How to go there:

Remember that the market opens only on Sunday, from 10AM to 3PM. But, as early as 7AM, vans containing loads of goods are everywhere, and stall owners are rushing to prepare their wares for the expected influx of prospective buyers.

Going to Mercadillo de Tetuan is easy. Plaza de Castilla Metro Station is nearby, and accommodates Lineas 10, 9, and 1. Numerous EMT buses use the plaza as their parada, including 27, 42, 49, 67, 107, 70, 129. Autobuses such as 147 and 5 passes through the area as well.

Museo Thyssen Bornemisza of Madrid’s Golden Triangle of Art

2017_072317_5139_496After Prado and Reina Sofia, what else is next? Of course, it’s the Thyssen-Bornemisza Museum along Paseo del Prado, another famous art museum in Madrid, Spain. It’s definitely one museum that I mustn’t miss since it is considered as one of the major ones in the city. For one thing, it holds a gargantuan collection of valuable art pieces, with over 1600 paintings and similar items on display.

I was simply awed by its current artwork, many of which are available for viewing by the public. Thyssen affords art connoisseurs and lovers the chance to experience and revel at the variety of outstanding artwork that come from different periods of time — these include the Renaissance and Baroque periods, and up to the modern popular art.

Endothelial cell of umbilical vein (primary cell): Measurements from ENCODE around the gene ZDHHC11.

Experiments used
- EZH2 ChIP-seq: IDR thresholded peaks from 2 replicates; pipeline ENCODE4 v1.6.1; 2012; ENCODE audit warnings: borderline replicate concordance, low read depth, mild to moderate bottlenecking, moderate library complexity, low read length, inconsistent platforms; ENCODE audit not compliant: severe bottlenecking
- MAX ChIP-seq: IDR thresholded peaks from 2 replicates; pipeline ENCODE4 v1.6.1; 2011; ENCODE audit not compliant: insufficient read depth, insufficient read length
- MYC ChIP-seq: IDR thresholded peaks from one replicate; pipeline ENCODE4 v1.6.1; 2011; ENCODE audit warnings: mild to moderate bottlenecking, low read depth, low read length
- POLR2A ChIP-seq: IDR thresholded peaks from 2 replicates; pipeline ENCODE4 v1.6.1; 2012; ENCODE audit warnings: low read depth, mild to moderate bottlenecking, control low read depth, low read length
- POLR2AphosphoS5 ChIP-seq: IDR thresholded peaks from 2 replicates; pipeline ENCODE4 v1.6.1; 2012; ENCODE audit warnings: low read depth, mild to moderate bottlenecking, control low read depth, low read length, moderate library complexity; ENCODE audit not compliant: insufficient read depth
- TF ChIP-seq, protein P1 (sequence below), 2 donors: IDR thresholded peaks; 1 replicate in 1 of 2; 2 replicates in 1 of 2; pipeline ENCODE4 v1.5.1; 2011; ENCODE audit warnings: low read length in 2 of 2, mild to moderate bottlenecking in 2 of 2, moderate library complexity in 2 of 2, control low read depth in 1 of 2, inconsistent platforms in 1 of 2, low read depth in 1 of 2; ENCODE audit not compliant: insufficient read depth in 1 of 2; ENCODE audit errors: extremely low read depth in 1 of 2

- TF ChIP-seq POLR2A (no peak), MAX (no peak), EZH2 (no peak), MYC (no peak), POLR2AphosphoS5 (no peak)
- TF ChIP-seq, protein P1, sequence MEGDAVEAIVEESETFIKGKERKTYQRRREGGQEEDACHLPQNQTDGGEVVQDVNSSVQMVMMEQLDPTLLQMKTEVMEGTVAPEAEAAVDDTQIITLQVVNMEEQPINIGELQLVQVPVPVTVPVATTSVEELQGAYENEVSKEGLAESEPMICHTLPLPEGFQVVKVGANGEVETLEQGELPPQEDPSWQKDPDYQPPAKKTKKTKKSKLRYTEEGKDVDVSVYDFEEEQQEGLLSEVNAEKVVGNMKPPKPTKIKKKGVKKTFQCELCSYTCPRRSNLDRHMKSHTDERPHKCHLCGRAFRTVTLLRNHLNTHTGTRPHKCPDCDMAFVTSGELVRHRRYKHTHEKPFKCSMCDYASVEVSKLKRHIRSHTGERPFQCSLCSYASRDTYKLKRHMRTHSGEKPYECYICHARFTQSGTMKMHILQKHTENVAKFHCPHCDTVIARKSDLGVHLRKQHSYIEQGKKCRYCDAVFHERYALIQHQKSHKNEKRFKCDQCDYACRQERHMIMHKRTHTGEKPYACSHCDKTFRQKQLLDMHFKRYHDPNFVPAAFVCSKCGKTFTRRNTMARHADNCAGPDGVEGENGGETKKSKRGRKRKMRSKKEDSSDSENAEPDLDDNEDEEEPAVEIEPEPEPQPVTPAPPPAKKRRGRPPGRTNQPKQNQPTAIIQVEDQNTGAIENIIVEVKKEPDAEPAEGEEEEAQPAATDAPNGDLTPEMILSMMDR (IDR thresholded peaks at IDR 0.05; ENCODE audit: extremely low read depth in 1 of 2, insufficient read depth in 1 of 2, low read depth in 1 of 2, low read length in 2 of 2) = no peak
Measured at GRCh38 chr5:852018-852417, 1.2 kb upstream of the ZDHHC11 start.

The Thyssen Museum boasts of unique paintings from major worldwide artistic movements such as the Fauvism, German Expressionism, together with the experimental movements that sprouted in the twentieth century.

You will find on its top floor a number of religious art work, most of which are from the  17th and 18th centuries, while on the lower floor are found a variety of modern art pieces. Clearly, there is something for every visitor to enjoy.

Likewise, Thyssen is known for its great massive collection of 19th-century American paintings, many of which cannot be found in other European museums. Because of its rich collections of artwork, it is understandable that the museum is packed with visitors every day of the year, attracting close to a million visitors a year. The presence of Thyssen, plus other major museums, renders the city of Madrid as a major player in the art world.

Where is the museum located?

What I love about Thyssen is that you can find it right in the midst of the city, together with the two other major Madrid museums, such as The Reina Sofia and The Prado Museums. These three popular museums, found in the area of Paseo del Prado and Atocha, form the so-called Golden Triangle of Art of Spain.

When it comes to the other nearby tourist sites and attractions, you can troop to the Puerta del Sol, Cibeles Palace, and The Temple of Debod, places that are just a few minute walk from the museum. Such sites are must-visits by anyone who is in town for the first time.

Another recommended place to visit after seeing Thyssen and getting hungry from all that art viewing is the Plaza Mayor, the ideal spot in Madrid. It is the most famous square of Spain, and one that I go to if I want to have a bocadillo or paella.